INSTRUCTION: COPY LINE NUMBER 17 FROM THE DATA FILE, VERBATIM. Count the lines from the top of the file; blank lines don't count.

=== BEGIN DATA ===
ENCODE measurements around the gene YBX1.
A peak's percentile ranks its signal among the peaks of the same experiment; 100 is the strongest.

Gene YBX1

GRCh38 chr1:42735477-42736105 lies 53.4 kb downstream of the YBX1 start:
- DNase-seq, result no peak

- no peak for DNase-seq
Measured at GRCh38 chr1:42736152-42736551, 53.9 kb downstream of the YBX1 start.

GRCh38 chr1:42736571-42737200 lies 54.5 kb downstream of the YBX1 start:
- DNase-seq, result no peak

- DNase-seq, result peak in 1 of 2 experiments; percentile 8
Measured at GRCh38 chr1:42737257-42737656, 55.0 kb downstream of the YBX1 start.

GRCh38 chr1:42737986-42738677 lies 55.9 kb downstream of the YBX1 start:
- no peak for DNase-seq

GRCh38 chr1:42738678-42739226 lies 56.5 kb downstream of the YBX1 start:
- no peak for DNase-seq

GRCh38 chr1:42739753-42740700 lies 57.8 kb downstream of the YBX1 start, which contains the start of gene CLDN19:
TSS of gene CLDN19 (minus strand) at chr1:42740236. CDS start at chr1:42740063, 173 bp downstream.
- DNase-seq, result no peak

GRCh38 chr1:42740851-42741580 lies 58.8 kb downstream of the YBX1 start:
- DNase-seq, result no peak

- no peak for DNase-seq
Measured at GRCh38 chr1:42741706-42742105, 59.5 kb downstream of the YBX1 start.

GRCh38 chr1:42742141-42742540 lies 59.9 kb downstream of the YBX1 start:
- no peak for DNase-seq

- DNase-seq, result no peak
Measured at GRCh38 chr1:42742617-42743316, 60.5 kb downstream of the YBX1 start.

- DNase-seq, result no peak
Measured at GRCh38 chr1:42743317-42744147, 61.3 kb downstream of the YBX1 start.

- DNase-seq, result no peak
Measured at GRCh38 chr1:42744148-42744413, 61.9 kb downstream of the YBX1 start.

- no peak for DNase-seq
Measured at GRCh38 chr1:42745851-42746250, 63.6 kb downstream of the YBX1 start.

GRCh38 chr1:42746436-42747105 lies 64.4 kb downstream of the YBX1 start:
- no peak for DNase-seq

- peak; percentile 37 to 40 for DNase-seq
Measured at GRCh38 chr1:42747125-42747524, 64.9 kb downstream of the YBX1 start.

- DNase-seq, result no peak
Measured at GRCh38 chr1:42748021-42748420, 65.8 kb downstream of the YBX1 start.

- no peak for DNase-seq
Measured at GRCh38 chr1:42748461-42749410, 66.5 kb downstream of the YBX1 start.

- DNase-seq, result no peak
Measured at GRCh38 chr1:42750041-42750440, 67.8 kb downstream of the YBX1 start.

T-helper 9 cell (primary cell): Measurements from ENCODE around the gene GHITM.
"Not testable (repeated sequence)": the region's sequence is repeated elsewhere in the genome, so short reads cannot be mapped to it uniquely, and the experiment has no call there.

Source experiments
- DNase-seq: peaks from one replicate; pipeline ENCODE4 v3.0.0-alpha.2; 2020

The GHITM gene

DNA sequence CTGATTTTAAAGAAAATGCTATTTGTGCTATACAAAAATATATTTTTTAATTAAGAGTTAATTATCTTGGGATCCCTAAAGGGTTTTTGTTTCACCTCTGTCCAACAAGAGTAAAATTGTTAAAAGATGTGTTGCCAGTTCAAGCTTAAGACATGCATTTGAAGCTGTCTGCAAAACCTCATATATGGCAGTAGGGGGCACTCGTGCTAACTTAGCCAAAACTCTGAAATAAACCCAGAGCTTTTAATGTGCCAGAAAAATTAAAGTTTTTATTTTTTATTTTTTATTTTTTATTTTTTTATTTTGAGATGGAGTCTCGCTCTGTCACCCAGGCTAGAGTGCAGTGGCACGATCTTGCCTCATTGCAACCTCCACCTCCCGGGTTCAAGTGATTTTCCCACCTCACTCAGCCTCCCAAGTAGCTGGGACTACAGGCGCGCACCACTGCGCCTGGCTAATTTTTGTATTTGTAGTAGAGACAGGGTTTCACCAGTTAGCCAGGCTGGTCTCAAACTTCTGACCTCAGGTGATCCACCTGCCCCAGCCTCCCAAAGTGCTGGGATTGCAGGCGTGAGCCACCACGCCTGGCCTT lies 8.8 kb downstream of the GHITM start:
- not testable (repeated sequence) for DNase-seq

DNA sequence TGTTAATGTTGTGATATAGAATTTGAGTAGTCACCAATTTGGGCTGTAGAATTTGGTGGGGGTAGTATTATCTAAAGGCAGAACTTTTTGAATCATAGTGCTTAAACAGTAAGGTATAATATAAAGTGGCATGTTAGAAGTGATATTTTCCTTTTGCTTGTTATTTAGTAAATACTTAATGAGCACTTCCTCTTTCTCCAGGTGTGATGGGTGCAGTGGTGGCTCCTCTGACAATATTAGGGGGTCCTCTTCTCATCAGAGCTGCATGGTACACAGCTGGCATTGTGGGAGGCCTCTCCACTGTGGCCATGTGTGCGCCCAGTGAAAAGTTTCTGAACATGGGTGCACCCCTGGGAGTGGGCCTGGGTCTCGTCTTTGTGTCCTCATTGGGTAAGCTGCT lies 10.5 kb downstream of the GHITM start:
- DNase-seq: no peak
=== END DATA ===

TSS of gene CLDN19 (minus strand) at chr1:42740236. CDS start at chr1:42740063, 173 bp downstream.